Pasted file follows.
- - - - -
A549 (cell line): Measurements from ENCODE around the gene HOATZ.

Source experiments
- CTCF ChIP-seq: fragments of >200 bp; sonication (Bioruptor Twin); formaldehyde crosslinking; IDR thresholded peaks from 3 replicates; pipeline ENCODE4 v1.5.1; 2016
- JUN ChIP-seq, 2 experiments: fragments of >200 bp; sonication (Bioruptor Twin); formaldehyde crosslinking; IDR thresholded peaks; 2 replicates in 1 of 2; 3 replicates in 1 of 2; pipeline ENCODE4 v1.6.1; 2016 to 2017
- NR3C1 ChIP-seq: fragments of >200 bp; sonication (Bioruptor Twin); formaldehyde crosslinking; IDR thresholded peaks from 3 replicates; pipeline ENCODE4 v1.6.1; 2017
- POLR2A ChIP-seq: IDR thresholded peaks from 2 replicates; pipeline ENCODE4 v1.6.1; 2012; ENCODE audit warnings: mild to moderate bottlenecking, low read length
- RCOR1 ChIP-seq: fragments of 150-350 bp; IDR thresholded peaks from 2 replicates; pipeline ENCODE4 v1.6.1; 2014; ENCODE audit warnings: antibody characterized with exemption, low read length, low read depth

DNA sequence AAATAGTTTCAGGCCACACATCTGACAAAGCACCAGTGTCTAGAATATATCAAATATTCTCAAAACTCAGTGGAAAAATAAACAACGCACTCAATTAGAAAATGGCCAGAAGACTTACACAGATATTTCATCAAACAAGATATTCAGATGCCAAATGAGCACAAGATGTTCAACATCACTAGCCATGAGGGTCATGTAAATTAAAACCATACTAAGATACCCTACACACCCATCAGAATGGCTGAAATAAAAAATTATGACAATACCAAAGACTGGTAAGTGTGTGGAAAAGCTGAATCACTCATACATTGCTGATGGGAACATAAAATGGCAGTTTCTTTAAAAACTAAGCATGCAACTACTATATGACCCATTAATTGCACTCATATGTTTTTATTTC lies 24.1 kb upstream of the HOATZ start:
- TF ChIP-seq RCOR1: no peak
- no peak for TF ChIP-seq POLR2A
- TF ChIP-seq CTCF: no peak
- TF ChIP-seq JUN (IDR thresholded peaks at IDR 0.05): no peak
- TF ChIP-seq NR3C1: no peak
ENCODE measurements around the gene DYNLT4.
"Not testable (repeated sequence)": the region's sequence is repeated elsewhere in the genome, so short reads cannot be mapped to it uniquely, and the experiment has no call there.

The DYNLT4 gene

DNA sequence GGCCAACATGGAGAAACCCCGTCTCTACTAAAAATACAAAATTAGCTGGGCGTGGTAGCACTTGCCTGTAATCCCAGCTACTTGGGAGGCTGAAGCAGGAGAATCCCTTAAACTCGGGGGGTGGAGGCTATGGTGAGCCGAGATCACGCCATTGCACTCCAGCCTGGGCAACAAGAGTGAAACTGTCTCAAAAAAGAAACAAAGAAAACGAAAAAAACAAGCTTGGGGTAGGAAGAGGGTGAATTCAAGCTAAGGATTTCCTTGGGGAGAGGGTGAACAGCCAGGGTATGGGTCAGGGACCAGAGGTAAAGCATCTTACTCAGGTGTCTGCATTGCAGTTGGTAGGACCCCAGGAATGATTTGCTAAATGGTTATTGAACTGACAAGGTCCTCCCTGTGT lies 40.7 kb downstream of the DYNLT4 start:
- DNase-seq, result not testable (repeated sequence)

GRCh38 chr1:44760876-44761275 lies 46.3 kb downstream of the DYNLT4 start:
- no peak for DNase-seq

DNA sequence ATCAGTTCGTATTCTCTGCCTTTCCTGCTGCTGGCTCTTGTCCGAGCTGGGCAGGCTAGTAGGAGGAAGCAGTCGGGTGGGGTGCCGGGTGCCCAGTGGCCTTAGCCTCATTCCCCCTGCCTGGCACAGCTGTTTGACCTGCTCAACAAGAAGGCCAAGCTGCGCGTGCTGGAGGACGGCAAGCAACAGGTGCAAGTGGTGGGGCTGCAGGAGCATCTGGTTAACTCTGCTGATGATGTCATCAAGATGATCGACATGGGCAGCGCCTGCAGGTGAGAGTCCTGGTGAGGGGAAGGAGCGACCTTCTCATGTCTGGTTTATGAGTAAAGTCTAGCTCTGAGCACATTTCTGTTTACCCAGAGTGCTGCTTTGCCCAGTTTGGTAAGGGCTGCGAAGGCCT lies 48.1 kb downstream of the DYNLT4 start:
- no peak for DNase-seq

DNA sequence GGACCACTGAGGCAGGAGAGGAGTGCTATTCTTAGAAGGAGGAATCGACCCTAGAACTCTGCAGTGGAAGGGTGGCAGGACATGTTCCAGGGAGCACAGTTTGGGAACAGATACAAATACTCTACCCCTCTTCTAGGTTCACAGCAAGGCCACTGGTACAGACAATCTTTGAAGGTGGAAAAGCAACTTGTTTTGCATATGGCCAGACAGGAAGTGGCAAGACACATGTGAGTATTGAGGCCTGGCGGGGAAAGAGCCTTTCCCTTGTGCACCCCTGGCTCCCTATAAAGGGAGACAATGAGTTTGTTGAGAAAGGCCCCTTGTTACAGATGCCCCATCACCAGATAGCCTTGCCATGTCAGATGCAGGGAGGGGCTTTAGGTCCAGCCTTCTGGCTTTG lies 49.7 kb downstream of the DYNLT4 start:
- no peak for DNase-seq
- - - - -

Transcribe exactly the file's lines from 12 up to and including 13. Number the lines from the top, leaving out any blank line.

- TF ChIP-seq JUN (IDR thresholded peaks at IDR 0.05): no peak
- TF ChIP-seq NR3C1: no peak